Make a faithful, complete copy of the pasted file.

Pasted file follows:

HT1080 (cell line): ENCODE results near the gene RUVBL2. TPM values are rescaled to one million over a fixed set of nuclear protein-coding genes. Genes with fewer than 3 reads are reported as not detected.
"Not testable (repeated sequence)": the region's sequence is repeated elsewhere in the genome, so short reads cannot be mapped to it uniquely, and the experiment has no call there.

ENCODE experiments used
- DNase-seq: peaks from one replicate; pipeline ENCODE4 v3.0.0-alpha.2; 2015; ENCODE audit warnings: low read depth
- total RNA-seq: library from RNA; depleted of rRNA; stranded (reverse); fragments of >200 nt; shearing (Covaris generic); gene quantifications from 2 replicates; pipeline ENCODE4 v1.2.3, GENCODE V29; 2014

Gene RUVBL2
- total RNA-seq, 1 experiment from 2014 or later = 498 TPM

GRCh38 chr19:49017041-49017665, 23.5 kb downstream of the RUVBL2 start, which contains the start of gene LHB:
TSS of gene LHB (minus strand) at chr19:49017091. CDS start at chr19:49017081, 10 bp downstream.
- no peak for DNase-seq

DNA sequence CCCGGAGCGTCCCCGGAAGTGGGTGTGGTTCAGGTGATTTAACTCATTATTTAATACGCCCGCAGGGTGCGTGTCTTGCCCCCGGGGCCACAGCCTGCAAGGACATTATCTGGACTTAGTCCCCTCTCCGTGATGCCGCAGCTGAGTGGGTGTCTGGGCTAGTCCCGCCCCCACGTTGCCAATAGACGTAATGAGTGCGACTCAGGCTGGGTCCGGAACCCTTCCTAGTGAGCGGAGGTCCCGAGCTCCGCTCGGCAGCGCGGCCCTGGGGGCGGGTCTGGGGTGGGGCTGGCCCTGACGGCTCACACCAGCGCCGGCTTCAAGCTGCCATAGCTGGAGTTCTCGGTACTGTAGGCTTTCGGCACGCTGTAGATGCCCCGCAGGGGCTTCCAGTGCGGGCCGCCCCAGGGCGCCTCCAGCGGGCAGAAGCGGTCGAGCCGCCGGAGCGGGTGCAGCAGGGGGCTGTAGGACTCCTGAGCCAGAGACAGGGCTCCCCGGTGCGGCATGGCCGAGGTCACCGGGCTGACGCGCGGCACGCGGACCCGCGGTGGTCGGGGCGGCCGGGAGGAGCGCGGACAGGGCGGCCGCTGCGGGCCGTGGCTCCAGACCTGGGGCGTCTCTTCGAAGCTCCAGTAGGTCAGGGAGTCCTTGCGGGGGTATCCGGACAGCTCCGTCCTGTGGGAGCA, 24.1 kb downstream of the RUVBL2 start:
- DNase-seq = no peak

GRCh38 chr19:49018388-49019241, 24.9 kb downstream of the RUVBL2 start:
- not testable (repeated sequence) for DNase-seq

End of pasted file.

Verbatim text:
HT1080 (cell line): ENCODE results near the gene RUVBL2. TPM values are rescaled to one million over a fixed set of nuclear protein-coding genes. Genes with fewer than 3 reads are reported as not detected.
"Not testable (repeated sequence)": the region's sequence is repeated elsewhere in the genome, so short reads cannot be mapped to it uniquely, and the experiment has no call there.

ENCODE experiments used
- DNase-seq: peaks from one replicate; pipeline ENCODE4 v3.0.0-alpha.2; 2015; ENCODE audit warnings: low read depth
- total RNA-seq: library from RNA; depleted of rRNA; stranded (reverse); fragments of >200 nt; shearing (Covaris generic); gene quantifications from 2 replicates; pipeline ENCODE4 v1.2.3, GENCODE V29; 2014

Gene RUVBL2
- total RNA-seq, 1 experiment from 2014 or later = 498 TPM

GRCh38 chr19:49017041-49017665, 23.5 kb downstream of the RUVBL2 start, which contains the start of gene LHB:
TSS of gene LHB (minus strand) at chr19:49017091. CDS start at chr19:49017081, 10 bp downstream.
- no peak for DNase-seq

DNA sequence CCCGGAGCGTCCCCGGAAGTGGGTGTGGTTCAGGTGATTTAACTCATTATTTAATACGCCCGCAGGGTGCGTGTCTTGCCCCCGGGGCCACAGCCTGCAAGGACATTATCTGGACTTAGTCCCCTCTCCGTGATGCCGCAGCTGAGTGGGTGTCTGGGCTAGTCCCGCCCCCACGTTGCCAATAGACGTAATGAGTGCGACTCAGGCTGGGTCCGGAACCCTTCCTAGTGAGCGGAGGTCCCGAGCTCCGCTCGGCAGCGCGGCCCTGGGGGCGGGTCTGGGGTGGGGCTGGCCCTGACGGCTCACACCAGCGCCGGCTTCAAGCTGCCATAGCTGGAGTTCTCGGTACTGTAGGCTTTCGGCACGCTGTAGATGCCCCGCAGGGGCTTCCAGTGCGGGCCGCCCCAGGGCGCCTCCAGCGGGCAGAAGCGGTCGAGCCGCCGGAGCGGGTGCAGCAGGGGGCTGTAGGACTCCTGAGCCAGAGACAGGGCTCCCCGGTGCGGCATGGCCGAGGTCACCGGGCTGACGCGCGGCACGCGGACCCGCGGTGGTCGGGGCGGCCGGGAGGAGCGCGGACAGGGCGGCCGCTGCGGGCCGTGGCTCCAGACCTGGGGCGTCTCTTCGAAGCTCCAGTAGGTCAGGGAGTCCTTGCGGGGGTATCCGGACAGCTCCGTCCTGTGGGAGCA, 24.1 kb downstream of the RUVBL2 start:
- DNase-seq = no peak

GRCh38 chr19:49018388-49019241, 24.9 kb downstream of the RUVBL2 start:
- not testable (repeated sequence) for DNase-seq